A Special to the American Foreign Service Association:
I was honored to be asked to write an article for the American Foreign Service Association’s magazine, whose readership is made up of a prestigious group of Americans whose work has a serious impact around the globe. To all current and former Foreign Service professionals, I thank you for your service and dedication to our country.
You are on the front lines in more than 270 U.S. embassies, consulates and various posts around the world. It is safe to say that most Americans do not realize or fully understand the importance of your work in assisting other countries, problem-solving and promoting the United States’ interests around the world—while also improving conditions in the countries in which you serve. As diplomats and development specialists, you understand the role soft power— especially foreign assistance programs— plays in remedying issues and advancing our nation’s interests overseas.
When I was first elected to Congress in 2012, I must admit, I was one of those who didn’t fully appreciate the scope of our Foreign Service community. Soon after my arrival on Capitol Hill, I was fortunate to be named a member of the House Foreign Affairs Committee, which provided me the opportunity to learn more about this very important component of our national security apparatus.
When I first arrived, it was no secret that I was in favor of eliminating all foreign aid. I had long been skeptical of how U.S. taxpayer dollars were spent overseas, having heard countless stories of America’s generosity being rewarded by wasteful projects and corrupt foreign bureaucrats enriching themselves at the expense of the U.S. taxpayer and robbing their own citizens of those intended benefits.
"I developed a deeper understanding of how aid could be an important tool in maintaining American leadership while creating strong allies in a complicated and unpredictable world."
However, the more hearings I attended, testimonies I heard and experts I spoke to, the more my views on foreign assistance changed. I developed a deeper understanding of how aid could be an important tool in maintaining American leadership while creating strong allies in a complicated and unpredictable world. As my views evolved, I better understood the effectiveness and importance of U.S. foreign aid. In particular, that if it is used properly, it could transition countries from “aid to trade.”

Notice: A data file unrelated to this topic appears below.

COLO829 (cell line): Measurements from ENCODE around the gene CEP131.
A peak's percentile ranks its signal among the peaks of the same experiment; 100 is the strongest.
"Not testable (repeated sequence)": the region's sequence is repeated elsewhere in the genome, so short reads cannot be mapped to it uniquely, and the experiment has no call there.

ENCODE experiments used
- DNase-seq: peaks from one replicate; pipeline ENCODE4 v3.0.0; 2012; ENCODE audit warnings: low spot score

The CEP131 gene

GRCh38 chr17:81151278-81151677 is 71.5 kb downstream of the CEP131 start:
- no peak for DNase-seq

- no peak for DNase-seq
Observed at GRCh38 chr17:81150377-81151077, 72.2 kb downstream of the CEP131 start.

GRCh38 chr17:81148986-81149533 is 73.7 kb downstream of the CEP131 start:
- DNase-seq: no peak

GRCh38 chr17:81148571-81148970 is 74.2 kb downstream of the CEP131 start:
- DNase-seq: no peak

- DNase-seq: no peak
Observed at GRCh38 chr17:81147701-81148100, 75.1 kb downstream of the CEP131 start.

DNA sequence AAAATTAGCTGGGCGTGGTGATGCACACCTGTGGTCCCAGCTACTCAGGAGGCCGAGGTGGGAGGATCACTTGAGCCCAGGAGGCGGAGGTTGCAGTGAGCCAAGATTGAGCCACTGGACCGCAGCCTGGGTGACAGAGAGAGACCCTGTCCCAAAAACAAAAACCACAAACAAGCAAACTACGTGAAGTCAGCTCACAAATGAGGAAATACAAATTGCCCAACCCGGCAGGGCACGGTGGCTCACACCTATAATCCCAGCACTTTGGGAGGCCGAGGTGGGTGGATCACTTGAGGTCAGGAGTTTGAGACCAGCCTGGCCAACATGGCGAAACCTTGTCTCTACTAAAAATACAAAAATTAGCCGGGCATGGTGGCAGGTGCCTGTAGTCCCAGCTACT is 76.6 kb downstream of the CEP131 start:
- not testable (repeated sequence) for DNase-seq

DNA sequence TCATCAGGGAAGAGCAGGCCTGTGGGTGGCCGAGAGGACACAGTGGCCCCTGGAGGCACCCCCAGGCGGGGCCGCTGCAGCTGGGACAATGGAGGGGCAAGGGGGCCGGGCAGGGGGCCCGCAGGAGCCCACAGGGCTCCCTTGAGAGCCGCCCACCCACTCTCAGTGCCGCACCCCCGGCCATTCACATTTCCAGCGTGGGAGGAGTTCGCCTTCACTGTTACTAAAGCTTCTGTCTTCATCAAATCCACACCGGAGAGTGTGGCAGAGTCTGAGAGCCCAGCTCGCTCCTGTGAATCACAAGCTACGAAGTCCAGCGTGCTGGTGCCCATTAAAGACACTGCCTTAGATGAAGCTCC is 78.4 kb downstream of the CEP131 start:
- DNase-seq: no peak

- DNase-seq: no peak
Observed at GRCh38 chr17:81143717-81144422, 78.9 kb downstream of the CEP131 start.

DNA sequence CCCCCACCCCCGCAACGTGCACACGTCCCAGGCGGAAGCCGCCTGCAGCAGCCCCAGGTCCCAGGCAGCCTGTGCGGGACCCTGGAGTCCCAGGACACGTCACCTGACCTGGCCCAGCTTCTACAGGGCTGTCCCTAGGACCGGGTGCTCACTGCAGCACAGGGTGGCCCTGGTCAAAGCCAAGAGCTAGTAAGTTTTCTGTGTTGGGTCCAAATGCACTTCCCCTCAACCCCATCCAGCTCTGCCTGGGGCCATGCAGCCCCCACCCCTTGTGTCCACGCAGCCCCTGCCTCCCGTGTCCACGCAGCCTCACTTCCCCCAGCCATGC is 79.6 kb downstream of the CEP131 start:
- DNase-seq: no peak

Evaluating the way our foreign aid is implemented, I noticed there was plenty of room for improvement. It was imperative that we elevate America’s global competitiveness, reform our antiquated programs and bring development finance into the 21st century.
That is what led our team to introduce The Better Utilization of Investments Leading to Development (BUILD) Act, which was signed into law last year. I believe this is the most important reform of U.S. foreign development programs in decades.
The BUILD Act consolidates various federal development programs and agencies into one full-service, self sustaining U.S. International Development Finance Corporation. Essentially, the IDFC combines the Overseas Private Investment Corporation and the U.S. Agency for International Development’s Development Credit Authority, while at the same time expanding U.S. development finance capabilities.
"The BUILD Act has reformed and modernized America’s approach to development finance and made it more efficient and effective."
The BUILD Act has reformed and modernized America’s approach to development finance and made it more efficient and effective. U.S. foreign aid and development, when properly implemented, is a potent tool of soft-power diplomacy. As you well know, when used effectively these funds help improve our diplomatic, economic and national security interests around the world.
When you combine a modern development finance system with knowledgeable and experienced Foreign Service members such as yourselves, it spreads goodwill and stability to other countries. This goodwill leads to partnerships that help create strong economies, strong trade agreements and strong national security.
Thanks to you and your dedication, the future of U.S. foreign policy and the U.S. Foreign Service is looking bright. I cannot wait to hear about how professionals such as yourselves go on to utilize the tools created by the BUILD Act and witness the positive impact you create around the world.
Representative Ted Yoho (R-Fla.) is a member of the House Committee on Foreign Affairs and lead Republican of the HFAC Subcommittee on Asia, the Pacific and Nonproliferation. He is also a member of the Committee on Agriculture.